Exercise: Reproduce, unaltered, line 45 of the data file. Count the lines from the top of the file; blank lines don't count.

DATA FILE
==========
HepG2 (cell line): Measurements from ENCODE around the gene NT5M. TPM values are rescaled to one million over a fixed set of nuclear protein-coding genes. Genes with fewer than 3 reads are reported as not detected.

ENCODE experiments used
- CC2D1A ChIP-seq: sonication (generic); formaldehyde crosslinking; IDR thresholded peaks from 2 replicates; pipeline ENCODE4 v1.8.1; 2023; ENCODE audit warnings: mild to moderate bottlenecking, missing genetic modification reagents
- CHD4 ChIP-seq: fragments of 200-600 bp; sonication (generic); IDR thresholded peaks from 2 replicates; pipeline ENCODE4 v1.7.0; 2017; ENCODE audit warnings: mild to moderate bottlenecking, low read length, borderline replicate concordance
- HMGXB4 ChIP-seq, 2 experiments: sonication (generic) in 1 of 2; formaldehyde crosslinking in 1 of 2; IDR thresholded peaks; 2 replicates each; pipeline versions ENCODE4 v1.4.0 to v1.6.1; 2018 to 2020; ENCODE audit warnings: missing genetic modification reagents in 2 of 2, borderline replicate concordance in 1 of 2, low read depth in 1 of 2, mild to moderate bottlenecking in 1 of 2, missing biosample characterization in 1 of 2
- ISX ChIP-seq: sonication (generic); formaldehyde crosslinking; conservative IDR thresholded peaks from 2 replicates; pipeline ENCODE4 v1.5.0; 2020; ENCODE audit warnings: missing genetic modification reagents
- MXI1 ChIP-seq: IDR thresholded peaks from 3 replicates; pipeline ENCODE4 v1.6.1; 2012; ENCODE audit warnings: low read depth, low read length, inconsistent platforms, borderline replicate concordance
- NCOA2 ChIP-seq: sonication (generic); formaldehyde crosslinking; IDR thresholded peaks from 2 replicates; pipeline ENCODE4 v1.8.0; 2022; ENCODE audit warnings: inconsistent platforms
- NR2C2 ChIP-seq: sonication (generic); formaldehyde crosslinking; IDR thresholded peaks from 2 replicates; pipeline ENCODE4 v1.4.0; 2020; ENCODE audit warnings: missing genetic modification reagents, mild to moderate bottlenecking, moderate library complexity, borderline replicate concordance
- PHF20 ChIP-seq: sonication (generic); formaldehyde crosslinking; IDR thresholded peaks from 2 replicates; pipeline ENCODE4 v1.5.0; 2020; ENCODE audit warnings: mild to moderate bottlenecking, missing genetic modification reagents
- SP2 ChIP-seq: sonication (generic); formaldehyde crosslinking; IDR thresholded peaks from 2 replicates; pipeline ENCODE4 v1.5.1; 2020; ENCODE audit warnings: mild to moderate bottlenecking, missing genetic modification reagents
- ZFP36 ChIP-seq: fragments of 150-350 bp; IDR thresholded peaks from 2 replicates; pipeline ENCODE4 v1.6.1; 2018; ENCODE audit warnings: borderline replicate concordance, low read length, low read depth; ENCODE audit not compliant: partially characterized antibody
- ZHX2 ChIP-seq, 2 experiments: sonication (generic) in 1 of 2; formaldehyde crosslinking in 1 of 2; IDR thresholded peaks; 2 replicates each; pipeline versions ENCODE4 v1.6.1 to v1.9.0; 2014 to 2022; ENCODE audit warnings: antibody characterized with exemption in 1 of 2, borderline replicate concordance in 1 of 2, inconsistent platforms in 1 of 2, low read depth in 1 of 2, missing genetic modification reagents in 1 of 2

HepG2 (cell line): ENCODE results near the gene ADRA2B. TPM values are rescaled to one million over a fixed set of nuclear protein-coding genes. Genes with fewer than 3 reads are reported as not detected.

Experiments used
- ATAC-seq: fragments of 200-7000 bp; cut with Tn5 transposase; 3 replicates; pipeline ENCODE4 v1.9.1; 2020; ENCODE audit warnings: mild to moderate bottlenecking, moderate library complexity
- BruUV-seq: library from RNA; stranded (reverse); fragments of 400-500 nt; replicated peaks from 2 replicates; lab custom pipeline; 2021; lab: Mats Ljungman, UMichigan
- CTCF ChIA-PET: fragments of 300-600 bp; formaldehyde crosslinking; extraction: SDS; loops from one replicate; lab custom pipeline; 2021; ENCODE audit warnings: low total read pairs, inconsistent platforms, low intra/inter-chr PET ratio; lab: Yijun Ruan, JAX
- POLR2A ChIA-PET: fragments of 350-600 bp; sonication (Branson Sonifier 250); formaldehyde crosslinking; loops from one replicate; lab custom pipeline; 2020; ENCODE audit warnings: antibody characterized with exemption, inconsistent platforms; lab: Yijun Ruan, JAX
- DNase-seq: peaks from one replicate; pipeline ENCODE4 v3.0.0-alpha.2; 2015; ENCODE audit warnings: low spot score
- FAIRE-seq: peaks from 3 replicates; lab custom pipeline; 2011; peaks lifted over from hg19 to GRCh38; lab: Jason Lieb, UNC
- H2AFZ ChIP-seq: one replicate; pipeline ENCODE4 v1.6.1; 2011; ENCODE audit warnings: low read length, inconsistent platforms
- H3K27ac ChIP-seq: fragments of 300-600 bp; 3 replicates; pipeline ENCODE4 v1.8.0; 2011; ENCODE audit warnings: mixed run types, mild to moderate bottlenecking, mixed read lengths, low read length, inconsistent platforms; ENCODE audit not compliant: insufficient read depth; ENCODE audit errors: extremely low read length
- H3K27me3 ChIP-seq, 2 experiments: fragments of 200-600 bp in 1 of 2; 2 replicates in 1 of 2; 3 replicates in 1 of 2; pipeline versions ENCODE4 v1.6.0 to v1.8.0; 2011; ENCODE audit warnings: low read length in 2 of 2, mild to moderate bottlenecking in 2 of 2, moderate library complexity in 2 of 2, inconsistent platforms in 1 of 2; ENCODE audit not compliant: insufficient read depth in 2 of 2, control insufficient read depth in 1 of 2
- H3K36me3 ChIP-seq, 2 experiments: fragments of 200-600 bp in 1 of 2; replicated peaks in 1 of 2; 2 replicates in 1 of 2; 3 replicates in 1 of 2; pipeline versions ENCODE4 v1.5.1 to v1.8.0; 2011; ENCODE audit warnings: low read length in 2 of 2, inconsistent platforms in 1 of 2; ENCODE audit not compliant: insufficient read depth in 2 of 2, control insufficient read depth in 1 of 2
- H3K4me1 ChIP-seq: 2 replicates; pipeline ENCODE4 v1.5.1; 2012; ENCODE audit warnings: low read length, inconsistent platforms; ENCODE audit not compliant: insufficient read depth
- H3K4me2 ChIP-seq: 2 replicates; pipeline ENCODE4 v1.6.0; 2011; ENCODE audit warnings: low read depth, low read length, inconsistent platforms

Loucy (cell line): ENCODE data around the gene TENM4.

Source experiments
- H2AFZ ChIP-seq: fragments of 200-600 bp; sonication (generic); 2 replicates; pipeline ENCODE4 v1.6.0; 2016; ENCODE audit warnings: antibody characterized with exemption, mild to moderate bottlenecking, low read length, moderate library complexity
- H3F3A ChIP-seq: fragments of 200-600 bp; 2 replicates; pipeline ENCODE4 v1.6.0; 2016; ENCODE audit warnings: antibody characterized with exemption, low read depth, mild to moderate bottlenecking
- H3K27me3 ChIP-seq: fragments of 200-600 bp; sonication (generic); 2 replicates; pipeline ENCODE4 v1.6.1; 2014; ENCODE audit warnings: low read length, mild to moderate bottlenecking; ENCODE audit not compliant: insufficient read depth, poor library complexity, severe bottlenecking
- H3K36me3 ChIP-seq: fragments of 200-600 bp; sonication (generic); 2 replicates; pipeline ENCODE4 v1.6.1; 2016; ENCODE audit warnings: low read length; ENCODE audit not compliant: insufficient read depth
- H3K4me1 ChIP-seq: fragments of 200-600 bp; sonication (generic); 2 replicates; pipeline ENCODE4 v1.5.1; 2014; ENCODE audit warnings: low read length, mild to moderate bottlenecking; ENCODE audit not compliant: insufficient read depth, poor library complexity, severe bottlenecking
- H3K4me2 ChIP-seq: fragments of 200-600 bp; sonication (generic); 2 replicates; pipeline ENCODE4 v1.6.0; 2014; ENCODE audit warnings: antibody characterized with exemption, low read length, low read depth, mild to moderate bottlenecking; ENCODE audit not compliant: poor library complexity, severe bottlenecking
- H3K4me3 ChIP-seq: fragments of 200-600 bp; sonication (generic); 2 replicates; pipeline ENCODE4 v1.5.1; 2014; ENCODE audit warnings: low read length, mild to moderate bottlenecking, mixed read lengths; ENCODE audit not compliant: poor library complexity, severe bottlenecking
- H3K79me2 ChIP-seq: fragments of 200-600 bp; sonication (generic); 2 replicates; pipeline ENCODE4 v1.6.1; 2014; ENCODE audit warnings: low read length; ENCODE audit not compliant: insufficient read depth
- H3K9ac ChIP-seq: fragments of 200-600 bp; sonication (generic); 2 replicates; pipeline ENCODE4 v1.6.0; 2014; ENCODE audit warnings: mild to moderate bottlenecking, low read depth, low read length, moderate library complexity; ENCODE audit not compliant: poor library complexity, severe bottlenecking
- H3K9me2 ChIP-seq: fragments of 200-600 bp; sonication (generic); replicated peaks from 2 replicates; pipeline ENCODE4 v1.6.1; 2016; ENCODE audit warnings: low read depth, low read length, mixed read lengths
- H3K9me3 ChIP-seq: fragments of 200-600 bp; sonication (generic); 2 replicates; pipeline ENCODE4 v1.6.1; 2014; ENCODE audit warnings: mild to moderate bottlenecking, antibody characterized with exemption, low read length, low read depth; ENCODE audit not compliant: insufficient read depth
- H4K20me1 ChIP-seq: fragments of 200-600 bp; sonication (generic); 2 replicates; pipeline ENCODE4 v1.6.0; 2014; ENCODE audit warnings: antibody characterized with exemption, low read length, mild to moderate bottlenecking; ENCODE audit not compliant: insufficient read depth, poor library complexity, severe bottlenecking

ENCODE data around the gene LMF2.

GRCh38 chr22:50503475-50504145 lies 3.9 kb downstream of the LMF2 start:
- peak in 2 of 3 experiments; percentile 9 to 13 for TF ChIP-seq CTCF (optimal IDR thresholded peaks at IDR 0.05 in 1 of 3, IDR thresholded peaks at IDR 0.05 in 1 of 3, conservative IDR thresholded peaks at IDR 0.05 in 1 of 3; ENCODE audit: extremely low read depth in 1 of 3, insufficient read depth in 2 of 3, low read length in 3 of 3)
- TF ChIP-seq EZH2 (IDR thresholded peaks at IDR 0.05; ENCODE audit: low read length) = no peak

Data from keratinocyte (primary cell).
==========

- TF ChIP-seq EZH2 (IDR thresholded peaks at IDR 0.05; ENCODE audit: low read length) = no peak